Drive the feather river canyon national scenic byway

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Cory Waters's Goal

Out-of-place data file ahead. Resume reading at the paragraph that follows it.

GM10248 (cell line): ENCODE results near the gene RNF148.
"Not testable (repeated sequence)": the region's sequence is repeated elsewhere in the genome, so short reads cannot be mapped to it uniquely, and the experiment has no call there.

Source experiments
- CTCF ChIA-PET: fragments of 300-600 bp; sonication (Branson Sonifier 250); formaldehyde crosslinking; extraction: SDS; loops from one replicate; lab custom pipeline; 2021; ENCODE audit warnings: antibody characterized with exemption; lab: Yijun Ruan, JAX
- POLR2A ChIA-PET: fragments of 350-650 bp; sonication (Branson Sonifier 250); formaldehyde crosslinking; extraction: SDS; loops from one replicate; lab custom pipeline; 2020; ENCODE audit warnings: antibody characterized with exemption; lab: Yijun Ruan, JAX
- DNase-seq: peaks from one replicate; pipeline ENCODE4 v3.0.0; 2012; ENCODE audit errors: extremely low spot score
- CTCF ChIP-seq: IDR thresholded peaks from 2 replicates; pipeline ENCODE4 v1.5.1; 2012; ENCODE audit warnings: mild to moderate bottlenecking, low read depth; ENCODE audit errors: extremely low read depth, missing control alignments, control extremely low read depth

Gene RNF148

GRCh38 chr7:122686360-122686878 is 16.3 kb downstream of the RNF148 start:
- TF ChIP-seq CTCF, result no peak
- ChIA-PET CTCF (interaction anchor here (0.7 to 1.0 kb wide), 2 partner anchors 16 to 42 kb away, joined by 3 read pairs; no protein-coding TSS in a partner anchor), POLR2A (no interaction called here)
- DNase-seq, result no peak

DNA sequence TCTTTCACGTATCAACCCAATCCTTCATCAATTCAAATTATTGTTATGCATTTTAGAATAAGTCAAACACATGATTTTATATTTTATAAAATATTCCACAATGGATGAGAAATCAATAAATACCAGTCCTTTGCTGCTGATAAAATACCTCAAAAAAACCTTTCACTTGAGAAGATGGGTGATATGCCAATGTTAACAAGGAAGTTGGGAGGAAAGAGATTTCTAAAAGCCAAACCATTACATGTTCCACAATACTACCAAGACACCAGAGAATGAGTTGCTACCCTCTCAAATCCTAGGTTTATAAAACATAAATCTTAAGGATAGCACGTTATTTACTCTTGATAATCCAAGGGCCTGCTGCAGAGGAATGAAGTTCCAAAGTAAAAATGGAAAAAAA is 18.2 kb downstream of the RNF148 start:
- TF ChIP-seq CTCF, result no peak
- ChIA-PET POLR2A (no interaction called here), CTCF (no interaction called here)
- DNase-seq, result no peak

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The Feather river national scenic byway is a highway that follows the Feather river. We planned our drive for the fall so that we could see the splashes of yellows, oranges, and reds that dot the ever endless back drop of the conifers. Early in the morning we were in the car; the starting point, our sleepy town of Bangor. From there we went down to the farmlands and rolling grass lands for the cattle. Once at the feather river the route was officially on. The first leg of the journey is from Oroville to Quincy. The highway gives you a birds eye view of the river at times, to almost at eye level with it. As you go deeper through the canyon, you can see trains hauling freight; clutching close the the side of the mountains. Numerous powerhouses are harnessing energy from the river along the way as well. We stopped frequently for photo oppertunities, and you get a feel of the history. From the time of the Maidu, to the engineering of man all the way to the current time. We passed through small towns like Belden and Paxton, with a population of a couple dozen between them. Once we got to Quincy, we had a picinic and then began the second leg of the journey. The official route takes you through Portola, and then down around highway 49. The route we decided to take was more of a direct and sceinc route for us. We took Quin-La Porte highway, which is a road that climbs up 6,000 feet in elevation, and goes right through the middle of the Plumas national forest ( over 1,000,000 acres of deep forest). Being from the area, I know that once the first good snow hits, there is a gate in the town of La Porte that is closed, and access north of it is cut off for the rest of the rain season. At this point it was the first rain so it was a gamble. When on the road winding through the forest, watching the vein of the river get smaller and smaller as you climb in elevation and feeling like the cedars and firs are quickly engulfing you. You get this feeling of complete iscolation, no vehicles in sight, coming from either direction. It's a sweet and sour mixture. Once around a bend and almost to the top, we hit about two feet of snow. It looked as if it had been plowed, but a steady layer falling was putting a nice blanket down on top of the road.  In order to get to La Porte you have to first go through Gibsonville, with a population of zero. After that is the town of Little Grass Valley, with a population of two (props to those two people in the winter for being able to put pants on with balls that big). At a rate of about ten miles per hour we made it to La Porte, which is sleeping after the first big rain and logging is no longer going on for the rest of the season. We ended our journey back to our small town of Bangor. If in the northern California area, and looking for a road trip off the grid, i definetly recommend it. Just do it well before the first rain 

 


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